Niklas Roy: Grafikdemo




 
  • ©2004, Niklas Roy, Grafikdemo
  • ©2004, Niklas Roy, Grafikdemo
  • ©2004, Niklas Roy, Grafikdemo

Artist(s):


Title:


    Grafikdemo

Exhibition:


Creation Year:


    2004

Category:


    Interactive & Monitor-Based

Artist Statement:


    Virtual spaces and 3D-rendered objects can both be manipulated in on-screen environments and modified by designers in real time. We are now so accustomed to our ability to “fly through” these rendered spaces with computer mice or handheld controllers that they have become commonplace. In today’s oversaturated media landscape, we often take for granted the fact that virtual objects can coexist with our physical spaces through head-mounted displays. Increasingly, these devices also allow for augmented reality (AR) such as Microsoft’s HoloLens [2], Google’s Glass [3], and the countless other VR viewers on the market.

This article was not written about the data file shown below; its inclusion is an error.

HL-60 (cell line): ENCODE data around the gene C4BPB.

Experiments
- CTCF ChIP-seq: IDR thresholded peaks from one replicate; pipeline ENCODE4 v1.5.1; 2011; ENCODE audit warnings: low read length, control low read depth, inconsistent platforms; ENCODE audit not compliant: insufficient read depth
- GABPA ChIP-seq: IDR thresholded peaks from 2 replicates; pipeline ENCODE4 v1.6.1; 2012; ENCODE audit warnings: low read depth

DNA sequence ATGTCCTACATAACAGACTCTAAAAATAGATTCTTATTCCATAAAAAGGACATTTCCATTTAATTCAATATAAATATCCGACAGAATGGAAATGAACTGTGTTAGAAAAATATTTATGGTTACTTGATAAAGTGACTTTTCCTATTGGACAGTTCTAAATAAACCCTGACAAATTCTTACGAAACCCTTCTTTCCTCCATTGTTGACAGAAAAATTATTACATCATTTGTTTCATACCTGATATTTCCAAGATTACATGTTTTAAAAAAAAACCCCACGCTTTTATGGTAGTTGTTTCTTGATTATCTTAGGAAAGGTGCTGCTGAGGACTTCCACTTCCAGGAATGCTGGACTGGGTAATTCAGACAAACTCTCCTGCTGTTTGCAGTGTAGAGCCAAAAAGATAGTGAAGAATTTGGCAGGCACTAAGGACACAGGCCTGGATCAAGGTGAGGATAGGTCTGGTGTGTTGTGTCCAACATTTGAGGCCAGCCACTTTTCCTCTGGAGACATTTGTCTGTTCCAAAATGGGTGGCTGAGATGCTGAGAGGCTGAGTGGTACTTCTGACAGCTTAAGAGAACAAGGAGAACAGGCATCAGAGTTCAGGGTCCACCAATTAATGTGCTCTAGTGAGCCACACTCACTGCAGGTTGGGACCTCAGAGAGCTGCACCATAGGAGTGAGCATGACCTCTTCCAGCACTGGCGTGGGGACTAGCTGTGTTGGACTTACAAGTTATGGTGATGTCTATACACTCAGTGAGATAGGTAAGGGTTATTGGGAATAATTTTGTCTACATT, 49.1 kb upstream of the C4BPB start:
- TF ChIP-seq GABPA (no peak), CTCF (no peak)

Materializing this theme of virtual reality and object manipulation outside the virtual space of a headset or screen and bringing it into the physical world is Niklas Roy’s Grafikdemo, which consists of a physical wireframe of the quintessential 3D model, the standard teapot, built inside the frame of a classic Commodore CBM, a computer originally produced in 1977. At the time, the CBM was Commodore’s top-selling computer in North America and was Commodore’s first full-featured machine, a predecessor of the classic Commodore 64. Looking back at the historical value of such a machine’s physical attributes and processing power, the inability to render anything useful is contrasted with an analog version of the teapot that sits atop a system of motors and a frame that allows the teapot to be rotated in 3D space in the same way that a traditional 3D model could be manipulated to show it from all angles. The difference in Roy’s adaptation is that the entire process takes place through physical means. There is no mouse on this computer; only the analog keys of the antiquated keyboard allow visitors to manipulate the object inside, thus exposing the mechanical aspects of the project.